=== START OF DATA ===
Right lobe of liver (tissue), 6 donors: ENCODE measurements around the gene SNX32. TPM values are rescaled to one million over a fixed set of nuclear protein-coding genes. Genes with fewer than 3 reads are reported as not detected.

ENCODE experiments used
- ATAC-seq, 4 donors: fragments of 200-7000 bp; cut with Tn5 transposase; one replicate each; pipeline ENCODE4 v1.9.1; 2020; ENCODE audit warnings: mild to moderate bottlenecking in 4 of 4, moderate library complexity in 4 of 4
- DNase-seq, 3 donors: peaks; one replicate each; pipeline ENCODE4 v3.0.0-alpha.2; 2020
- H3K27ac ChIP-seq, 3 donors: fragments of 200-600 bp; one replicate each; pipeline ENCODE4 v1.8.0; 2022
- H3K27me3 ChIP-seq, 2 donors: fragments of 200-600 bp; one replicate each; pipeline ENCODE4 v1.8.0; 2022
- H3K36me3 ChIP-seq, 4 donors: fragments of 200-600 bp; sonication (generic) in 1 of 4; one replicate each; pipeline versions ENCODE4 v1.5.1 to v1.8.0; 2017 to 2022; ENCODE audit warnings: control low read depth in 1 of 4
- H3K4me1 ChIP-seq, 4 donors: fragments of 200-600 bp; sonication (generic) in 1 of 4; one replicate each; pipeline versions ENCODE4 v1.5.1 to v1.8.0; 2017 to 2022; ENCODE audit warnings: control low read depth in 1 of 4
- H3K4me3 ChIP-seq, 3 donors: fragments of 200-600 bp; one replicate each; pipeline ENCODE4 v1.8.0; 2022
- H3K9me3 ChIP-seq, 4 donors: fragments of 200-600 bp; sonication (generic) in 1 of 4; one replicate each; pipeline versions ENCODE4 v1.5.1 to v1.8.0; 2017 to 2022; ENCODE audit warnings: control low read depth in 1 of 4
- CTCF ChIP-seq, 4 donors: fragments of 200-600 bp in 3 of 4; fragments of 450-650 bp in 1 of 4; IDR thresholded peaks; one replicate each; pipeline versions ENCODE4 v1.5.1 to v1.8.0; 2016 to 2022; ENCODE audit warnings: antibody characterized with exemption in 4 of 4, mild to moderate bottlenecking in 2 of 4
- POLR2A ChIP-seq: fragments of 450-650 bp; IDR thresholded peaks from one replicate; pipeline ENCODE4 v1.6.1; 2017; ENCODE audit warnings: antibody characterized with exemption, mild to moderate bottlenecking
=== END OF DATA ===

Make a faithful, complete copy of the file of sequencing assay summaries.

Right lobe of liver (tissue), 6 donors: ENCODE measurements around the gene SNX32. TPM values are rescaled to one million over a fixed set of nuclear protein-coding genes. Genes with fewer than 3 reads are reported as not detected.

ENCODE experiments used
- ATAC-seq, 4 donors: fragments of 200-7000 bp; cut with Tn5 transposase; one replicate each; pipeline ENCODE4 v1.9.1; 2020; ENCODE audit warnings: mild to moderate bottlenecking in 4 of 4, moderate library complexity in 4 of 4
- DNase-seq, 3 donors: peaks; one replicate each; pipeline ENCODE4 v3.0.0-alpha.2; 2020
- H3K27ac ChIP-seq, 3 donors: fragments of 200-600 bp; one replicate each; pipeline ENCODE4 v1.8.0; 2022
- H3K27me3 ChIP-seq, 2 donors: fragments of 200-600 bp; one replicate each; pipeline ENCODE4 v1.8.0; 2022
- H3K36me3 ChIP-seq, 4 donors: fragments of 200-600 bp; sonication (generic) in 1 of 4; one replicate each; pipeline versions ENCODE4 v1.5.1 to v1.8.0; 2017 to 2022; ENCODE audit warnings: control low read depth in 1 of 4
- H3K4me1 ChIP-seq, 4 donors: fragments of 200-600 bp; sonication (generic) in 1 of 4; one replicate each; pipeline versions ENCODE4 v1.5.1 to v1.8.0; 2017 to 2022; ENCODE audit warnings: control low read depth in 1 of 4
- H3K4me3 ChIP-seq, 3 donors: fragments of 200-600 bp; one replicate each; pipeline ENCODE4 v1.8.0; 2022
- H3K9me3 ChIP-seq, 4 donors: fragments of 200-600 bp; sonication (generic) in 1 of 4; one replicate each; pipeline versions ENCODE4 v1.5.1 to v1.8.0; 2017 to 2022; ENCODE audit warnings: control low read depth in 1 of 4
- CTCF ChIP-seq, 4 donors: fragments of 200-600 bp in 3 of 4; fragments of 450-650 bp in 1 of 4; IDR thresholded peaks; one replicate each; pipeline versions ENCODE4 v1.5.1 to v1.8.0; 2016 to 2022; ENCODE audit warnings: antibody characterized with exemption in 4 of 4, mild to moderate bottlenecking in 2 of 4
- POLR2A ChIP-seq: fragments of 450-650 bp; IDR thresholded peaks from one replicate; pipeline ENCODE4 v1.6.1; 2017; ENCODE audit warnings: antibody characterized with exemption, mild to moderate bottlenecking